Listers, the following is Pope Gelasius I On Spiritual and Temporal Power, A.D. 494 in full.
From the translator: Letter of Pope Gelasius to Emperor Anastasius on the superiority of the spiritual over temporal power: The pope’s view of the natural superiority of the spiritual over the temporal power finds a clear expression the following remarkable letter of Gelasius I (494).
1. The Two Powers
There are two powers, august Emperor, by which this world is chiefly ruled, namely, the sacred authority of the priests and the royal power.
2. From Their Hands, Salvation
Of these that of the priests is the more weighty, since they have to render an account for even the kings of men in the divine judgment. You are also aware, dear son, that while you are permitted honorably to rule over human kind, yet in things divine you bow your head humbly before the leaders of the clergy and await from their hands the means of your salvation.
3. Subordiniate to Religious Order
In the reception and proper disposition of the heavenly mysteries you recognize that you should be subordinate rather than superior to the religious order, and that in these matters you depend on their judgment rather than wish to force them to follow your will.
4. Mutual and Distinct Obedience
If the ministers of religion, recognizing the supremacy granted you from heaven in matters affecting the public order, obey your laws, lest otherwise they might obstruct the course of secular affairs by irrelevant considerations, with what readiness should you not yield them obedience to whom is assigned the dispensing of the sacred mysteries of religion.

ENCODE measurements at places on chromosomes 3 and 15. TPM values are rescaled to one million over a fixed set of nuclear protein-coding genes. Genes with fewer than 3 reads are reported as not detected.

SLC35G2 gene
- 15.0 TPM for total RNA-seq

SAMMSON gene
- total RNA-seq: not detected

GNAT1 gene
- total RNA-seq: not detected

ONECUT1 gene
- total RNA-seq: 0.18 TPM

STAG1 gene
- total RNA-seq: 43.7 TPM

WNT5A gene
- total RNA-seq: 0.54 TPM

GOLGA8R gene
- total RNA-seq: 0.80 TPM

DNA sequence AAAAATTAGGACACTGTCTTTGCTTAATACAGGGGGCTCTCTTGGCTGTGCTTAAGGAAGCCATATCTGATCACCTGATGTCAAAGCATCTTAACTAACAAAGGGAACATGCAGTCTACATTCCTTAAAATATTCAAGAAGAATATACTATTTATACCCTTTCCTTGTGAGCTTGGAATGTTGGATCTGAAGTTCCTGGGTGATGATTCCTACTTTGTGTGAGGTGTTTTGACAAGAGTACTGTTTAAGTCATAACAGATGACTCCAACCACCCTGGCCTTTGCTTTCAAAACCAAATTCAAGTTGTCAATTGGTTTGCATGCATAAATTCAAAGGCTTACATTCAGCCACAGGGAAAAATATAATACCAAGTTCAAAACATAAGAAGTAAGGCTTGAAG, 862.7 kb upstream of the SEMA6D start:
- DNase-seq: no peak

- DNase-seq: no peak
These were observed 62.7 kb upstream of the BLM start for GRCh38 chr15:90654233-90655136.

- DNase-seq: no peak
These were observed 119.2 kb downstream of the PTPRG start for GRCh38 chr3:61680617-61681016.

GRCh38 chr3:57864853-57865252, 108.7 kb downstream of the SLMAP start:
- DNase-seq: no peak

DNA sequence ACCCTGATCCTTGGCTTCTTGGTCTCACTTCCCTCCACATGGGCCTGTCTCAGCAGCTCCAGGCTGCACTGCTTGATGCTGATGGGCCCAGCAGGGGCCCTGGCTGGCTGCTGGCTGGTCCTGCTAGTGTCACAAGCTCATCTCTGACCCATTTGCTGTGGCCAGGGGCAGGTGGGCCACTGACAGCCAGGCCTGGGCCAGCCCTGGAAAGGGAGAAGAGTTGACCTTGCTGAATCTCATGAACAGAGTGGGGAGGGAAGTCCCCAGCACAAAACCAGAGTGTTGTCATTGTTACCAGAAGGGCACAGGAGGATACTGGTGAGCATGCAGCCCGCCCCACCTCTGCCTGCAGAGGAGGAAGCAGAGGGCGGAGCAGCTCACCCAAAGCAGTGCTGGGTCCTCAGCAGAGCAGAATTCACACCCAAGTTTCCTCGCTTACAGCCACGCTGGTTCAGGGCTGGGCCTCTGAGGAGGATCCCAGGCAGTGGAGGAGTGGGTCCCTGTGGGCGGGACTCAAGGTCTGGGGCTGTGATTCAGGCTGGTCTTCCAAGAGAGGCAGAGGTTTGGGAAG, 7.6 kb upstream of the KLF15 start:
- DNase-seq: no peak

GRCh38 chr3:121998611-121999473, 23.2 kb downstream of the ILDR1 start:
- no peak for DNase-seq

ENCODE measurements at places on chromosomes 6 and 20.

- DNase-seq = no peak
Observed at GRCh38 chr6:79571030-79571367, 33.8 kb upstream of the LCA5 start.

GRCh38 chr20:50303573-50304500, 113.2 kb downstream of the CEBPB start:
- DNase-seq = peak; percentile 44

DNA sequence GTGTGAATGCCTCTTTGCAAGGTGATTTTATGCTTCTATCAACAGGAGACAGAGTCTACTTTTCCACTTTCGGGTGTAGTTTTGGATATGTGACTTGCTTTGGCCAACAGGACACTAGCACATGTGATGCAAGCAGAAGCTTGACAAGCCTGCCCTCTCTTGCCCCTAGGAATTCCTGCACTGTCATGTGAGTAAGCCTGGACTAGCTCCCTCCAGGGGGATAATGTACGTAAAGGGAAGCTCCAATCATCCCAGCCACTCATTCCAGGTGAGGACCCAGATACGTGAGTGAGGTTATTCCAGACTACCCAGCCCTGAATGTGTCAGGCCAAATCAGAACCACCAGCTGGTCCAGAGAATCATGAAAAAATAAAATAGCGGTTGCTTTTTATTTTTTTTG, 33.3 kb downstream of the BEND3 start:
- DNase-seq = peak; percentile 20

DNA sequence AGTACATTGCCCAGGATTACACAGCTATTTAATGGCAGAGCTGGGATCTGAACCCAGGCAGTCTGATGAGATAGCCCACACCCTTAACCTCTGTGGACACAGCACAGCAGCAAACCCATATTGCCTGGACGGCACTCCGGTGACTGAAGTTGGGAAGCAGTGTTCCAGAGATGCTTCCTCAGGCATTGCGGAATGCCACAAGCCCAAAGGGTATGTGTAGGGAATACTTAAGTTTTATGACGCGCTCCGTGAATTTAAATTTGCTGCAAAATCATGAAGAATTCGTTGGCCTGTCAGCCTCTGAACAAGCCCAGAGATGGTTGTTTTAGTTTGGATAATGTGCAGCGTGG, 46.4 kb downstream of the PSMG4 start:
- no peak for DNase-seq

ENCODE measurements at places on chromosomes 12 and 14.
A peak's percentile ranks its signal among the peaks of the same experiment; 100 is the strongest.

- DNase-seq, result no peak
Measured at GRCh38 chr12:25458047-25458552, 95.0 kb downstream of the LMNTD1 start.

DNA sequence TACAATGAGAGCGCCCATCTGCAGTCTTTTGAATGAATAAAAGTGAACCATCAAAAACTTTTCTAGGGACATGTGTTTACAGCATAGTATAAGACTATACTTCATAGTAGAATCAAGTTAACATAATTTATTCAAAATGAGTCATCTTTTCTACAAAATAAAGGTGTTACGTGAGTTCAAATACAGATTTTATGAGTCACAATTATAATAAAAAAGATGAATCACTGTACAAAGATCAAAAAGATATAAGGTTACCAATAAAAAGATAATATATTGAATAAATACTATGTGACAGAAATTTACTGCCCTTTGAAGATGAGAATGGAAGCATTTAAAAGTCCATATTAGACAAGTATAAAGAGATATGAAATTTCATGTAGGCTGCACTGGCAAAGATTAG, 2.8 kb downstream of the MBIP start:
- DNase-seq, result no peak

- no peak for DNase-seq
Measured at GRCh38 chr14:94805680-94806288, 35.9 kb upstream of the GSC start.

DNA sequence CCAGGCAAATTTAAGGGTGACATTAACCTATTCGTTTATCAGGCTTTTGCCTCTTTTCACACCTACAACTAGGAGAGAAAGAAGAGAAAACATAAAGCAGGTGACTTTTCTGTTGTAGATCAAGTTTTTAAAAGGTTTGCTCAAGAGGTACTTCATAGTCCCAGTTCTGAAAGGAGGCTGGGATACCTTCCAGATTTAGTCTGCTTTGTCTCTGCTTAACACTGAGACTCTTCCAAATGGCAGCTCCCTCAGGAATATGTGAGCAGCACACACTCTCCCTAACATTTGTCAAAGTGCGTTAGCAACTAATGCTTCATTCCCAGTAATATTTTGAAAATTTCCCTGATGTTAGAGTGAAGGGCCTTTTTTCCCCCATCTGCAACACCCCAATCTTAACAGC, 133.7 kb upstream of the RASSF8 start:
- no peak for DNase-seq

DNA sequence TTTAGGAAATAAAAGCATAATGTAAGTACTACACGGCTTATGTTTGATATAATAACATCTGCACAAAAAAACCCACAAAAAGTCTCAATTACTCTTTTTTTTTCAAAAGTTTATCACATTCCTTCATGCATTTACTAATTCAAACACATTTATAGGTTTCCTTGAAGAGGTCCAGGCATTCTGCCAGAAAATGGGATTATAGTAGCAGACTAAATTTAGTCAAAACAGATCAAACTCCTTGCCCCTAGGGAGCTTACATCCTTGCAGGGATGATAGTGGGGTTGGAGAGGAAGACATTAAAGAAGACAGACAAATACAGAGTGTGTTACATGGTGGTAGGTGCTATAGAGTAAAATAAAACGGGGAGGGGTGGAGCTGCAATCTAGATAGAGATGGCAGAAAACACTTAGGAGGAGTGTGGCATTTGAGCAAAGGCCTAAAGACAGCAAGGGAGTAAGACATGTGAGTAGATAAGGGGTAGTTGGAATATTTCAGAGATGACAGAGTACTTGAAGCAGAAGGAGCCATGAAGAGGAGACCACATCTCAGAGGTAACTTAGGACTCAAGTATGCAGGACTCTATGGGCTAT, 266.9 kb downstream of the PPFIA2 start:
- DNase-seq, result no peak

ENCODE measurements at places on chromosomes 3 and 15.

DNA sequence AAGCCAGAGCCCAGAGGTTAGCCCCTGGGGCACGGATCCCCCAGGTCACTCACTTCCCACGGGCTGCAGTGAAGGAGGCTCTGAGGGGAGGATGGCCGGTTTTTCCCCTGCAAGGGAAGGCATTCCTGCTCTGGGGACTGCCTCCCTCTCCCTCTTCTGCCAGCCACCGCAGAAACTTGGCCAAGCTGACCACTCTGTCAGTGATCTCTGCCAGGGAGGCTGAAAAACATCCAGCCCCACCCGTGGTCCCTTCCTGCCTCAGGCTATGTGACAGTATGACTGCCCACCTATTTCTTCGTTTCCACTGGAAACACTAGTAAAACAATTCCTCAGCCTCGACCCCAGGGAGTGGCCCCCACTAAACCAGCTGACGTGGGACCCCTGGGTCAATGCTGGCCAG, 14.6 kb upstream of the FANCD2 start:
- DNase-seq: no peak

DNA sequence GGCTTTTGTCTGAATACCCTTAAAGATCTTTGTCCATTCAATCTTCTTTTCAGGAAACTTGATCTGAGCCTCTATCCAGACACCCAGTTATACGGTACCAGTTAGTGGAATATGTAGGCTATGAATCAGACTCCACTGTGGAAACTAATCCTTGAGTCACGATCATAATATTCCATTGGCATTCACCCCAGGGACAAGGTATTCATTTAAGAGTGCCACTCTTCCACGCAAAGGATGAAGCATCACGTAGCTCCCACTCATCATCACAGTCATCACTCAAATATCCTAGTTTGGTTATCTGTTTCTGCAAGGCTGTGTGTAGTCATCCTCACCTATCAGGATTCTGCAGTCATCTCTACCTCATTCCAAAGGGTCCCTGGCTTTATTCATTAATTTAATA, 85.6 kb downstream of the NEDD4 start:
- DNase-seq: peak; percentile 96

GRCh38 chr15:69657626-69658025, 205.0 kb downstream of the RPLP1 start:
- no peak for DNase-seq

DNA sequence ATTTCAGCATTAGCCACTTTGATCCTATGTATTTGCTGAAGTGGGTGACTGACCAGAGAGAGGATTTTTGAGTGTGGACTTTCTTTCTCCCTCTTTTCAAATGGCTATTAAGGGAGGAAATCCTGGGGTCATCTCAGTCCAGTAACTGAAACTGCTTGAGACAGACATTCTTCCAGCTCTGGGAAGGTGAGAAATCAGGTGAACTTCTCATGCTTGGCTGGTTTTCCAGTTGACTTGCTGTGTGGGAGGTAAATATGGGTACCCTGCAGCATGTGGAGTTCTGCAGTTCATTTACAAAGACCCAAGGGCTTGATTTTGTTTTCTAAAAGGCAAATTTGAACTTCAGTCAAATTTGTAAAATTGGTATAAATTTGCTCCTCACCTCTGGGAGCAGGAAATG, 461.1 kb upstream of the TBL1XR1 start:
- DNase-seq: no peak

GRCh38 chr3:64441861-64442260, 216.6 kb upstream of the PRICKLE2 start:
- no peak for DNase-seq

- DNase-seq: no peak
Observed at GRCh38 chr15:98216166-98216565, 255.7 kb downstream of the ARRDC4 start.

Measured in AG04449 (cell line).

5. The Ability of Priests to Speak
Accordingly, just as there is no slight danger in the case of the priests if they refrain from speaking when the service of the divinity requires, so there is no little risk for those who disdain – which God forbid – when they should obey.
6. How Much Greater a Bishop (or Pontiff)
And if it is fitting that the hearts of the faithful should submit to all priests in general who properly administer divine affairs, how much the more is obedience due to the bishop of that see which the Most High ordained to be above, ill others, and which is consequently dutifully honored by the devotion of the whole Church.
Translated in J. H. Robinson, Readings in European History, (Boston: Ginn, 1905), pp. 72-731
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(c)Paul Halsall Jan 1996